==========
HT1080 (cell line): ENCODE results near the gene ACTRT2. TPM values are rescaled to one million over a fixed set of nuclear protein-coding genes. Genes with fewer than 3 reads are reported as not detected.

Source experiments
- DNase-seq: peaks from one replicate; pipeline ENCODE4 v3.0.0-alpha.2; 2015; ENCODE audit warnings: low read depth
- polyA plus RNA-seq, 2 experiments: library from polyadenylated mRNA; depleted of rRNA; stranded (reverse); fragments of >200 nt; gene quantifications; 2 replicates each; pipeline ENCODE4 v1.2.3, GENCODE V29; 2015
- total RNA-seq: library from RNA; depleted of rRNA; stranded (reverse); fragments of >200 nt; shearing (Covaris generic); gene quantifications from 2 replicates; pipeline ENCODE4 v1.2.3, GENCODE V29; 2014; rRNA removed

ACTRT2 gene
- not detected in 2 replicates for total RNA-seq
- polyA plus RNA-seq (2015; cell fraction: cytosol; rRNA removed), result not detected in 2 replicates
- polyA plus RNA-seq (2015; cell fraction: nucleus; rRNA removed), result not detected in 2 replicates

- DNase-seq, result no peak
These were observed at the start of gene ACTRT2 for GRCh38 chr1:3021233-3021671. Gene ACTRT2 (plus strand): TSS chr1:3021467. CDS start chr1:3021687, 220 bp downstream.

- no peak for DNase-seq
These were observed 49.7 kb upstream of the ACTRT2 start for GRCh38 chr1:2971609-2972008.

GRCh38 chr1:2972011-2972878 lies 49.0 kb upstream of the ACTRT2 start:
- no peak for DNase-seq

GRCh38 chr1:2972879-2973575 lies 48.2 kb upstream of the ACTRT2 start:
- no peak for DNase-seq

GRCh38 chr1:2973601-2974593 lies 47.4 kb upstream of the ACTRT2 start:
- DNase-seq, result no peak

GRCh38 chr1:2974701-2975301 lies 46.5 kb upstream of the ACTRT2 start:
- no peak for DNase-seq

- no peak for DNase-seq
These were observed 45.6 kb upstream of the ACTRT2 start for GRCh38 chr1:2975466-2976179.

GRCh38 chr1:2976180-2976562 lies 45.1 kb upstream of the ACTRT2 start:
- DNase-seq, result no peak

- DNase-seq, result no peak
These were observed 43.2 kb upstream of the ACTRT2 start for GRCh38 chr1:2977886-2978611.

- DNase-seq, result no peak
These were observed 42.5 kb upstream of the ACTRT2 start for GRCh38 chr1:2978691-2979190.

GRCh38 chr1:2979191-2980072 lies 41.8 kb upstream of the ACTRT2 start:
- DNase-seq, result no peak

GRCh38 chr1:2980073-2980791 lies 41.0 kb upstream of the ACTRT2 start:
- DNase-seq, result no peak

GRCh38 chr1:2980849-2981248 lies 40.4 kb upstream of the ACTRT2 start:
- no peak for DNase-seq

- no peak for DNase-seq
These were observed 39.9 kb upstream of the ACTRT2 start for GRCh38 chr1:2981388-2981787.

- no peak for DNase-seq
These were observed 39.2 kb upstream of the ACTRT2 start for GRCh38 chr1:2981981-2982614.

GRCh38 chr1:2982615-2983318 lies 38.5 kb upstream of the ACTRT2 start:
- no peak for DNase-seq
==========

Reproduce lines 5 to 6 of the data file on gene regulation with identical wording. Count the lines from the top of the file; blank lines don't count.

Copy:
- total RNA-seq: library from RNA; depleted of rRNA; stranded (reverse); fragments of >200 nt; shearing (Covaris generic); gene quantifications from 2 replicates; pipeline ENCODE4 v1.2.3, GENCODE V29; 2014; rRNA removed

ACTRT2 gene